No, I’m not writing about the recent controversy and subsequent media fanfare about the Nobel Peace Prize although I was pleased with the White House response that the President was “surprised and humbled” by the award – perfect pitch as usual.  I’m more interested in the discussion about this year’s Chemistry prize.  

     There was a bit of a skirmish – noted here on The Skeptical Chymist blog –  over whether the work rewarded was more Biology than Chemistry.  This year, three scientists are cited for using x-ray crystallography to prove the structure of ribosomes, an essential cell component where proteins are produced based on information encoded in DNA.     There is no prize for Biology;  Nobel Prizes are awarded for Physics, Chemistry, Economics, Literature, Medicine, and Peace.   In my mind, atomic structure is all Chemistry – even for really big molecules essential to biological functions.    My senior research project for my Chemistry degree involved bonding of oxygen and carbon monoxide at various stages of hemoglobin saturation;  another big molecule that is important in biology.

     I’m intrigued by changes in how scientific disciplines are distinguished.  In the 18th and 19th centuries, scientists were scientists and explored a broad range of natural phenomenon.  The 20th century saw the disciplines divided into specific fields – physics, chemistry, biology, geology, etc.;  school departments and teaching were similarly split and scientists dug deeper into each of those areas.   In the 21st century, the sciences are converging to reflect the reality that it’s one system.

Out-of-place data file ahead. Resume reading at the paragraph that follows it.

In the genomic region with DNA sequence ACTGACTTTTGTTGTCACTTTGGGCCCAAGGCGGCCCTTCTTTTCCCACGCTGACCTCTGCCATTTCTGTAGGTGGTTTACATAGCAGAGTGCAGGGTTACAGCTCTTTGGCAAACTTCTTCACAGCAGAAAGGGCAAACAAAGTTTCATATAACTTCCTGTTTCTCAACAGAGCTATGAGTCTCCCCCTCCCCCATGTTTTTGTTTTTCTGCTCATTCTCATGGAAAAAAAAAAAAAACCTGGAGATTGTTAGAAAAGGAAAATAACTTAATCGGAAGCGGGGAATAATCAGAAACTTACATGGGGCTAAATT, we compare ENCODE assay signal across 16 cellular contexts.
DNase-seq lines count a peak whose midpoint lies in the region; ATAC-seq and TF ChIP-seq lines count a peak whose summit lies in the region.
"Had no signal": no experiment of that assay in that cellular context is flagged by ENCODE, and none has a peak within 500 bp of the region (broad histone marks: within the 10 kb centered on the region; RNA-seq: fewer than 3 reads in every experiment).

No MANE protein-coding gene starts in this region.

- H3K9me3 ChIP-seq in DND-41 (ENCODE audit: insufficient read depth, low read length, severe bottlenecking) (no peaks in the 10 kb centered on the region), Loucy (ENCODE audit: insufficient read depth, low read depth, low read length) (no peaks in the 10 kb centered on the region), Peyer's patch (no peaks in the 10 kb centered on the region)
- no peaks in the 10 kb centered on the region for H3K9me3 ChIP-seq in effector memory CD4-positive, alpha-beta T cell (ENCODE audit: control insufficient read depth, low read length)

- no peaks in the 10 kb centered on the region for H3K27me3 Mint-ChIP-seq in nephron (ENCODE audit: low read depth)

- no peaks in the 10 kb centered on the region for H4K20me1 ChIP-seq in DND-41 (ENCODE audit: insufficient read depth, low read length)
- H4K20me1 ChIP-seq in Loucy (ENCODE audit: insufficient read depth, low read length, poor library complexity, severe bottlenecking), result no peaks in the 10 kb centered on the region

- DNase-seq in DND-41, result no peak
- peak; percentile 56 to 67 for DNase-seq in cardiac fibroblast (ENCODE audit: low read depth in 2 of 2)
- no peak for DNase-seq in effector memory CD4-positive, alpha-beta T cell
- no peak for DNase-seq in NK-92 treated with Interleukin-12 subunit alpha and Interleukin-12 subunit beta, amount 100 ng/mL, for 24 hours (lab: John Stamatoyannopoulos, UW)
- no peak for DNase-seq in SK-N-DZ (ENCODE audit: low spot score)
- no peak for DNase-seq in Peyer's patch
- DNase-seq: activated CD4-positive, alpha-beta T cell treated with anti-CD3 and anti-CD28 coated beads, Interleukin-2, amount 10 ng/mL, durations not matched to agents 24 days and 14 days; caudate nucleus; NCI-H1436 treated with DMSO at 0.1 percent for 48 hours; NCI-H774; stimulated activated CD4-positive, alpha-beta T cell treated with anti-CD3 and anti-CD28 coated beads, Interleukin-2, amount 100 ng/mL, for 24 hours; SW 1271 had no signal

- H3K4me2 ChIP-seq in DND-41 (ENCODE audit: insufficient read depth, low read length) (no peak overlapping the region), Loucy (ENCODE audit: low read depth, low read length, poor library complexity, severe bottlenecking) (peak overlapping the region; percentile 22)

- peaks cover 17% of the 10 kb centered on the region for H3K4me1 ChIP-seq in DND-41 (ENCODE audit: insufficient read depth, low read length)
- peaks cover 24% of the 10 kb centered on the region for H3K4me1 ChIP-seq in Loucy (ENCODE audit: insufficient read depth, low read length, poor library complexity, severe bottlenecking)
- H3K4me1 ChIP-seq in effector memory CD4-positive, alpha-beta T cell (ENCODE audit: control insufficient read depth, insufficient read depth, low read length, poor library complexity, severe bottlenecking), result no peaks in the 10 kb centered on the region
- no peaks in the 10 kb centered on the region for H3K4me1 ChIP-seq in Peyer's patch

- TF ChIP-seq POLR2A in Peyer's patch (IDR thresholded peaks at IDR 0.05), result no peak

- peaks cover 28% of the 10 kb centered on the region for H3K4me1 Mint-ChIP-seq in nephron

When I teach Chemistry, I frequently use examples from Biology and Earth Science.     How else to make something as abstract as Chemistry real and relevant to students?   The sciences are interrelated and college catalogs now advertise majors such as biomedical engineering, biochemistry, geochemistry, biophysics, etc.    How long will it take until high school schools recognize this and change the curriculum to allow students to use the sciences together to solve problems in classes that are interdisciplinary?

      Now about the fact that only four women have won the Nobel Prize in Chemistry…

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     This weekend, I am reading this book in preparation for a conference that I will attend on Tuesday.  It’s not a new book – it was written more than 10 years ago –  but to me it is fascinating.   It chronicles a study in which videotapes from classrooms in the United States, Germany, and Japan were studied to determine how teaching was different in these countries.  The impetus for the study was the poor performance of students from the US on an international assessment of math and science – the TIMSS (Trends in International Mathematics and Science Study).

     The focus of the book is on math teaching and learning.   Apparently, both Japanese and German instruction is at a higher level than that in the US.   The Japanese instruction also includes a higher level of student problem solving including having students develop their own problems, work through their confusion, and a teacher role as mediator between the students and mathematics rather than controlling focus or imparting knowledge in the way seen in US and German classrooms, respectively.